Rep. Robert Leadbetter proposes ending gas tax

Rep. Robert Leadbetter, R-Berwick, is pictured during a legislative hearing earlier this month.

A state lawmaker wants to cut Pennsylvania’s gas taxes, which currently are among the highest in the nation.

Gas tax holidays were all the rage during the COVID-19 pandemic, but House Rep. Robert Leadbetter, R-Berwick, has a different idea. Rather than a holiday from the gas tax, Leadbetter proposes an elimination of the Oil Company Franchise Tax.

“As you are aware, from groceries to housing, our constituents are suffering from rampant inflation in this Joe Biden economy,” Leadbetter wrote in his co-sponsorship memorandum. “A major contributor to these skyrocketing costs is the price of fuel, and Pennsylvania is home to one of the highest gas taxes in the nation at 57.6 cents per gallon for gasoline and 74.1 cents per gallon for diesel. These high taxes are simply unsustainable for our constituents, which is why I will be introducing legislation to eliminate the gas tax starting on July 1st, coinciding with the start of the next fiscal year.”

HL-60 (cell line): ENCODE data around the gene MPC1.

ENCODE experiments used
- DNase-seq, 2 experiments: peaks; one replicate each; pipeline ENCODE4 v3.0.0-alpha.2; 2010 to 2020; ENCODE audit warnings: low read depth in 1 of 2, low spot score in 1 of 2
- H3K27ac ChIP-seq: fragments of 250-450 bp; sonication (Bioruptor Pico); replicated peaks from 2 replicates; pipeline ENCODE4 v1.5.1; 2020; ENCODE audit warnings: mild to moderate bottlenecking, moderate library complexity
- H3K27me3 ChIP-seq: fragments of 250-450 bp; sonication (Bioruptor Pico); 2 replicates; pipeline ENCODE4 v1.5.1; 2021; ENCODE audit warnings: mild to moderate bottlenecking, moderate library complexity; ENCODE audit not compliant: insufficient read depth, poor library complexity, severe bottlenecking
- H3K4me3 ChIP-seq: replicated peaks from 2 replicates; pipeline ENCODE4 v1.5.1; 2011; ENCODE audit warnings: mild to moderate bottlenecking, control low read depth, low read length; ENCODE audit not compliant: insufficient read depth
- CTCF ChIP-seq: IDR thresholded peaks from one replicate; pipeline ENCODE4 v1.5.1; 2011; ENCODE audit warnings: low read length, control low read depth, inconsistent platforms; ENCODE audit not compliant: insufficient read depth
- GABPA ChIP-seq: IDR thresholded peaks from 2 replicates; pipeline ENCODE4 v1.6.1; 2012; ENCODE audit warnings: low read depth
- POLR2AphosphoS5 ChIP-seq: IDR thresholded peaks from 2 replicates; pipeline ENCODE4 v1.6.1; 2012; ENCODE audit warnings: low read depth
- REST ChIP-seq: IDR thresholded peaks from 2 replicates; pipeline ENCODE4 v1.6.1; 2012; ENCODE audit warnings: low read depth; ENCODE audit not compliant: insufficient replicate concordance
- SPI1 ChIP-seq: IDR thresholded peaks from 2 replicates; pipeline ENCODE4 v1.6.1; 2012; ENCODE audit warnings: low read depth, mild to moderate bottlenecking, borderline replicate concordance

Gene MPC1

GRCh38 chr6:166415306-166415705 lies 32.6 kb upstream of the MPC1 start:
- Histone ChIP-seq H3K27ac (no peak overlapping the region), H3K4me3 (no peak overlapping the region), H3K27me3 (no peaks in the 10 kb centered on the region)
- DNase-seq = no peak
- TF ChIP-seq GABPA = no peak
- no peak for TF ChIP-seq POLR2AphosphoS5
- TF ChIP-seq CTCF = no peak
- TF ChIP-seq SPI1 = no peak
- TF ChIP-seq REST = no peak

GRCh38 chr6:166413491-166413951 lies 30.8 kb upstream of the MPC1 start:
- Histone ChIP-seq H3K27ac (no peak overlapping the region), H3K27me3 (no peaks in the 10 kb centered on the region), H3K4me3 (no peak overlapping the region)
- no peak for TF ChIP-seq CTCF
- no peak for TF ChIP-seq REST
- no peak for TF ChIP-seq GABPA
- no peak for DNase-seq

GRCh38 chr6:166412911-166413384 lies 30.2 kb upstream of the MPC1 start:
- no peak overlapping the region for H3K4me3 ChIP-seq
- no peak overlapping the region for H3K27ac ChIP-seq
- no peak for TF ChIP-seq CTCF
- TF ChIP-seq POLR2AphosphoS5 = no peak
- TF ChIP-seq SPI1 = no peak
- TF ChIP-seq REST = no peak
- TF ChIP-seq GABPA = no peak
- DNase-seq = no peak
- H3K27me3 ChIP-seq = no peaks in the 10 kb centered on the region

The average price in the region rose to $3.71 while the average in Warren rose to $3.75, according to the AAA

East Central Gas Price Report. The trend held across the country as the national average rose seven cents to $3.46.

Pennsylvania’s gas tax is used to collect billions of dollars in revenue that are mostly used to pay for maintaining and improving Pennsylvania’s aging infrastructure.

Gas tax revenues have also been used to help pay for the state police, though lawmakers and Gov. Josh Shapiro have agreed to move those expenses into the state’s general fund budget.

Leadbetter wants to do the same by requiring the state’s general fund to offset the loss of gas tax revenue by requiring a deposit each year equal to the revenue that was generated by the gas tax in to the Motor License Fund, which will then be indexed to inflation the same way the gas tax has been.

“Please know my legislation will not authorize any new taxes,” Leadbetter wrote. ‘ I believe the General Assembly needs to live within its means, just like our constituents. By funding our roads and bridges from the General Fund, the General Assembly will be forced each year to cut wasteful spending in the budget in order to adequately fund roads and bridges.”

After five years of automatic increases, gas taxes in Pennsylvania are coming down a bit in 2024 from 61.1 cents a gallon to 57.6 cents a gallon and 78.5 cents a gallon for diesel to 74.1 cents a gallon, according to the state Revenue Department.


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